In a possible embodiment of the invention, the fingers can be engaged with the outer contour of the light effect element in: three positions, which positions are spread in at least 108 degrees of the circumference of the light effect element. Hereby, it can be achieved that an interaction between fingers and optical can lock the position of the optical element, and that the optical element can only be placed in one rotational position. This can be important for all light effects having a specific orientation. Also for rotating light effects, the angular position of the light effect is important for computer-based operation of a number of light effect systems maybe showing the same effect rotating synchronously in a light show.
In another possible embodiment of the invention, the fingers can be formed of a wire folded into the form of the fingers, which fingers partly surround each light effect element in at least 180° of the circumference. Hereby, it can be achieved, that an elastic spring is used for locking the optical element.
In several of the previously described embodiments of the invention, a light blocking element with an aperture is placed over the fingers for blocking light passing around the light effect element.
In operation, the lamp source (8) emits light which is partly collected by the reflector (4) and radiated through the gobo (18) along the optical axis (34). The lens system (10,12) is positioned in order to make an image of this gobo (18), and the passing light beam projects an image of the selected gobo (18) in a certain distance from the front lens. The gobo wheel (14) is rotatable around an axis (32) which makes it possible to change between the different gobos (18-24). The rotation could be driven by a stepper motor (not illustrated). One aperture (16) is left open because it is not necessarily preferred to have an optical effect in the optical path (34). Every light effect element (18-24) includes a bearing (the assembly is described later in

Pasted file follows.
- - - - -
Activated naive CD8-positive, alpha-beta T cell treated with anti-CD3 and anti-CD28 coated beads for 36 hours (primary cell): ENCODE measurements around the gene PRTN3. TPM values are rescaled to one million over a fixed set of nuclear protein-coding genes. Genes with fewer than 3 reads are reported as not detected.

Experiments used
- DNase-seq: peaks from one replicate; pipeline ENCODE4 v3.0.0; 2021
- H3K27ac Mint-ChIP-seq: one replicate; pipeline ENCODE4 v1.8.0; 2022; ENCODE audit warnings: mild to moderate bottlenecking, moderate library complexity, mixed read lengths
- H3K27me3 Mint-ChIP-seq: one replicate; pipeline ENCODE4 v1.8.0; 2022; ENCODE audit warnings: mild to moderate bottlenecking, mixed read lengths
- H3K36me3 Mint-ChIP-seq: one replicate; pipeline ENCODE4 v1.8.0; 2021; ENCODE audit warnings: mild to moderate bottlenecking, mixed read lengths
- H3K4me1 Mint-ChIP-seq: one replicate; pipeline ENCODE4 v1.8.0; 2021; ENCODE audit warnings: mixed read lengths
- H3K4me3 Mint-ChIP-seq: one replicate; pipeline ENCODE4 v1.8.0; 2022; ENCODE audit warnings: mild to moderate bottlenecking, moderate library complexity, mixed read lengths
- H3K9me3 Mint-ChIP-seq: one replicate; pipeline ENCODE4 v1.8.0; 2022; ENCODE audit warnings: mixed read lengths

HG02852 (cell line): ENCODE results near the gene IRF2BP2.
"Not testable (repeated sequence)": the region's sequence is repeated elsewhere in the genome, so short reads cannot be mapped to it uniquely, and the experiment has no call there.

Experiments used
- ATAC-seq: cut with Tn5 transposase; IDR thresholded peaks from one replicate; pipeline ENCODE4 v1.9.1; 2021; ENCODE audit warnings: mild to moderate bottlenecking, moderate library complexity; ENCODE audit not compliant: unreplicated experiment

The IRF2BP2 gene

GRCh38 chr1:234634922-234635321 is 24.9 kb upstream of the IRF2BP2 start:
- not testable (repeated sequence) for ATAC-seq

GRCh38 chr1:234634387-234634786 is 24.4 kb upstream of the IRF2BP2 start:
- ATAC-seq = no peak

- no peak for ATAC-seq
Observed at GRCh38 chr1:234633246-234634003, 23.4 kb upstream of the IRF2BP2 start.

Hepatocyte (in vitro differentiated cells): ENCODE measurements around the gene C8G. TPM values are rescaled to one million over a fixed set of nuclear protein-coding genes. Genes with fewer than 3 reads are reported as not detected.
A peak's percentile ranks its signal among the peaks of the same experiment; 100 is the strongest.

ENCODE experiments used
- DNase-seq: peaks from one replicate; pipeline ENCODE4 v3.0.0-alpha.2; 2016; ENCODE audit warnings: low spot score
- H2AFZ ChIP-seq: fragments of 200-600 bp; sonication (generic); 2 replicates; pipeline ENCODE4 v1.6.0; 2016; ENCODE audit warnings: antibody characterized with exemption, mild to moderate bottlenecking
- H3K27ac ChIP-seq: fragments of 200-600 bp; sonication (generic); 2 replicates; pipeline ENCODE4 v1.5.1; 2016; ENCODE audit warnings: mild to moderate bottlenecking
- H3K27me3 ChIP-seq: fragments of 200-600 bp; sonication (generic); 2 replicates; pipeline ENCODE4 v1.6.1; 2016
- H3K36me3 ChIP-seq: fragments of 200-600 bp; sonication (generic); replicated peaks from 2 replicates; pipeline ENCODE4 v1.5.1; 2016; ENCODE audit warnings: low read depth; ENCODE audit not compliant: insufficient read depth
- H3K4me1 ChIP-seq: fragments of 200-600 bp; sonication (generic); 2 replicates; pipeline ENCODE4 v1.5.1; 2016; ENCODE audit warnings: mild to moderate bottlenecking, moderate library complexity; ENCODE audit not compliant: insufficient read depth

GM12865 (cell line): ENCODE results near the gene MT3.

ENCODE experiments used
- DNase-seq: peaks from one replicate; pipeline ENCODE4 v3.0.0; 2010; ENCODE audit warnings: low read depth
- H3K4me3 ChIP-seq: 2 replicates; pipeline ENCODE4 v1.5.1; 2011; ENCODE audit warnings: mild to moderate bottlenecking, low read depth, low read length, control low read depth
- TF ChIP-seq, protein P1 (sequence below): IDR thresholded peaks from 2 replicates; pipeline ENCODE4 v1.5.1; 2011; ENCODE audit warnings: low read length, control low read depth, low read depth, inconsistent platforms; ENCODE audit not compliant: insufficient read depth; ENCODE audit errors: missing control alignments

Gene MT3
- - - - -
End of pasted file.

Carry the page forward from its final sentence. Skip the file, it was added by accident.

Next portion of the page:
Although circular in all illustrations, the optical components or optical elements (18-24) are not limited to be completely circular in shape. If a special orientation is needed, the shape could be designed to lock in a certain position.
Instead of a gobo wheel, a linear aperture element (114) is added to the light effect system (102), and even though possible, no rotation is included in this embodiment of the invention. The linear aperture element (114) is linearly movable in a direction perpendicular to the optical axis (134) in order to change between the different light effect elements (gobos) (118-124). The movement can preferably be done by a stepper motor and a linear guide (not illustrated)